BC Ferries released their schedule for Bowen and all the other islands today today and it features several new holes where regular service used to be. The holes don't make much sense to me, and they certainly aren't equated in any way with the feedback folks gave during the consultations last fall.
There have been protests up and down the coast as communities - most of whom are much harder impacted than we are - make their concerns known. But it will not sway the politicians in Victoria to alter the plans because taxpayers and citizens are not calling the shots.
We are told that service reductions are necessary to save BC Ferries money but ultimately, as my MLA Jordan Sturdy told me, it's all about protecting the BC government's bond rating. All of our public finance capital for things like new facilitates, infrastructure, transportation and other stuff comes from private money, not taxpayers dollars. When we need new things, or when we have an operating shortfall in our provincial government, we go and borrow money from private lenders. We do this through bond issues. Most bonds are owned by North Americans but last November, BC floated a $500 million bond in China too - a so-called "dim sum" bond.
Somewhere near 85% of our current budget is funded by taxpayer supported debt. Not tax dollars. Borrowed money. We still have a good debt to GDP ratio, meaning that if we can grow the economy at a rate faster than the interest rate we pay out on the bonds, we remain solvant. If our economy stops growing, the price of borrowing goes up and eventually we end up like Iceland, defaulting on our public debt. At that point our bonds become worthless, no one will lend us money anymore and we have to contract all of our public services or cut them altogether. See Detroit, Iceland, Greece, Argentina and any other number of recent examples.
This is why protests against ferry cuts that impact taxpayers and citizens don't carry much truck in Victoria. If you want to see who really sets the policies read what the bond rating agencies say about how the government should run it's finances. The BC Ministry of Finance puts these on its web page.
What this means is that citizens no longer call the shots in terms of what we get from the Province. Instead, governments are quite beholden to the bond rating agencies who are out to protect the interests of the private lenders that buy BC Government bonds. In an era when corporate profits are going up at unprecedented rates and wages are remaining stagnant, lowering public service costs for the good of the market seems totally out of whack. But that is what is happening.
I think that the service reductions are only the beginning in the BC Ferries battlefront. The ferry workers are due to renegotiate their collective bargaining agreement in 2015 and mark my words - the union is firmly in the sights of this government. Bond rating agencies always advise lowering public sector salaries. Part of the rationale for service reductions I think is to set up a situation where fewer workers are required to run the ferry system. The only way this ends is if the province sells off BC Ferries and makes it a private corporation or if they buck against the advice of their advisors and take it back into the public highway system. If they do that our bond ratings will take a huge hit because the Province will also take on all of BC Ferries capital debt obligations. the Liberals don't like that idea.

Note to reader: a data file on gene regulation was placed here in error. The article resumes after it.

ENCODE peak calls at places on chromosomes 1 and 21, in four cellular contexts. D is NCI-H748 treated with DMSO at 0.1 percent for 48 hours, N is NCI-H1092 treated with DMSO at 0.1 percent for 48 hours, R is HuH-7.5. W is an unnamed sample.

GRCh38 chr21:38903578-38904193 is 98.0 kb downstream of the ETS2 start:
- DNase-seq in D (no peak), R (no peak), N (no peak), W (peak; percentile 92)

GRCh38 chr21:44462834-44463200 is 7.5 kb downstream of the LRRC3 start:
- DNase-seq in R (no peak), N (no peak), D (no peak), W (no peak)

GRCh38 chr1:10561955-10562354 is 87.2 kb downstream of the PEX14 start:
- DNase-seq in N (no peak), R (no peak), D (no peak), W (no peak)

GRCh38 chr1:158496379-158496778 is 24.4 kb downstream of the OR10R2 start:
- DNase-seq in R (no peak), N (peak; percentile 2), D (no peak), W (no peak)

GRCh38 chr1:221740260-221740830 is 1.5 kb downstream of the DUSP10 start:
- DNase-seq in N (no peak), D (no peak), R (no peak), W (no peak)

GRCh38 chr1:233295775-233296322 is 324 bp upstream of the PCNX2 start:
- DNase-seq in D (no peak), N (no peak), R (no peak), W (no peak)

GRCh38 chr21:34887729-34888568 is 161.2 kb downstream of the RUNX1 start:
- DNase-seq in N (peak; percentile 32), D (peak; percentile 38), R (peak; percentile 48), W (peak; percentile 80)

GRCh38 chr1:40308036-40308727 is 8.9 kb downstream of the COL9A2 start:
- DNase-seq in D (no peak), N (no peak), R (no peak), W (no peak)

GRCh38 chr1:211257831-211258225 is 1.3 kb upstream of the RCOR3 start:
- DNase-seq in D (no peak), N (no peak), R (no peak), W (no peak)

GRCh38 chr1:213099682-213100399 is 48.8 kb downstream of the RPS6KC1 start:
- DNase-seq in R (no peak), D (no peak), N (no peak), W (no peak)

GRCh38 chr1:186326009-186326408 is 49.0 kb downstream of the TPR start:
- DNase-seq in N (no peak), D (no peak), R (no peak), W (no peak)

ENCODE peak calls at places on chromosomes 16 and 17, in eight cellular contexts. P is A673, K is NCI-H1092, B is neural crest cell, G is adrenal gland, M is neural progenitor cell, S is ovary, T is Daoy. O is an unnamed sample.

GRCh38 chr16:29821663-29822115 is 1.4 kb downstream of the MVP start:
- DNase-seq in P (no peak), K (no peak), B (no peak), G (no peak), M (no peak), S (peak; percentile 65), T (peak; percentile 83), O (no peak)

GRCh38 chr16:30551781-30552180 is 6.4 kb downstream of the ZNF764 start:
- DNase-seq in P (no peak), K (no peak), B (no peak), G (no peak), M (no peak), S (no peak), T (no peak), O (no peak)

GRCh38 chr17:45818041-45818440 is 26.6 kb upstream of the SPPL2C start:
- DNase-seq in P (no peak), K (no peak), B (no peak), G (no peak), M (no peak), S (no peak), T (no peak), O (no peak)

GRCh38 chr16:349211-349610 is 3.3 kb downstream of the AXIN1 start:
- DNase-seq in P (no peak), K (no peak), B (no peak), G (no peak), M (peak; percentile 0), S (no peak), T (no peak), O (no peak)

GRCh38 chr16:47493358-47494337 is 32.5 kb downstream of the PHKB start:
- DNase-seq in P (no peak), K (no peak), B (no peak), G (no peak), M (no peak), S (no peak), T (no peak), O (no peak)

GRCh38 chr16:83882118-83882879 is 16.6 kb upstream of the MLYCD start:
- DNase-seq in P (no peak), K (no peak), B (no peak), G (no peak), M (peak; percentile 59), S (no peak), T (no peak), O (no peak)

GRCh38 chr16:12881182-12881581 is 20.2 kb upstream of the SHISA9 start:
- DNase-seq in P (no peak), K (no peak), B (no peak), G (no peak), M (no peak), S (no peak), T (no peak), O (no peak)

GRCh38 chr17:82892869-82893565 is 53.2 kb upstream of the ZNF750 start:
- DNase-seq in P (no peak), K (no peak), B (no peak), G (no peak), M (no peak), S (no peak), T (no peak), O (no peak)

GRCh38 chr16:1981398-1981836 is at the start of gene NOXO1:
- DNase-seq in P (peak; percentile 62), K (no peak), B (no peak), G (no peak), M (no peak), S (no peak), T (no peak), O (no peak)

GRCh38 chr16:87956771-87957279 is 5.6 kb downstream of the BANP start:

Make no mistake: the Minister of Transport is not looking after the transportation and infrastructure of the province. He is the face of a fiscal restraint program taking place in the transportation sector. He will do anything you want him to do as long as it doesn't affect that precious bond rating.
Lost in all of this is greater good. I wrote an email to my MLA Jordan Sturdy today asking him to answer the question of what greater good is served by the service reductions. No one wants them, they don't help and by all accounts are going to damage a huge part of the economy. So why do them?
He hasn't got back to me yet. My guess is that he won't have anything more to say than we need to protect BC's Triple A credit rating. Our province is owned lock stock and barrel by the private market. The only way to get away from this is to levy resources royalties on our public held assets, starting with oil, gas and minerals. Corporations want those and they aren't going anywhere, so if we want to be more self-sufficient and have a ferry system that is based on the needs of users, we have to rely more on extracting money from those that would otherwise seek to swell their corporate profits beyond the already obscene levels they are at. If you are someone who thinks that this is an economic crame, and that the free market and corporations should be allowed unfettered access to BC resources, then get used to more cuts. For the rest of us, maybe it helps to understand why this is happening.
It is not a vision of the common good that I signed on to. But neither am I surprised how the private market has played the common good for a sucker. And we shouldn't be surprised when the folks running our government bend to the will of those who fund them rather than those who elect them. Unfortunately for citizens, those are two different groups now.
Monday, March 31, 2014
Wednesday, March 5, 2014
Saturday, March 1, 2014
Friday, February 28, 2014
Meribeth Deen is our new Undercurrent Editor and she has fallen in love with the ocean. Today my morning coffee was accompanied by her excellent article on the cetaceans that surround us.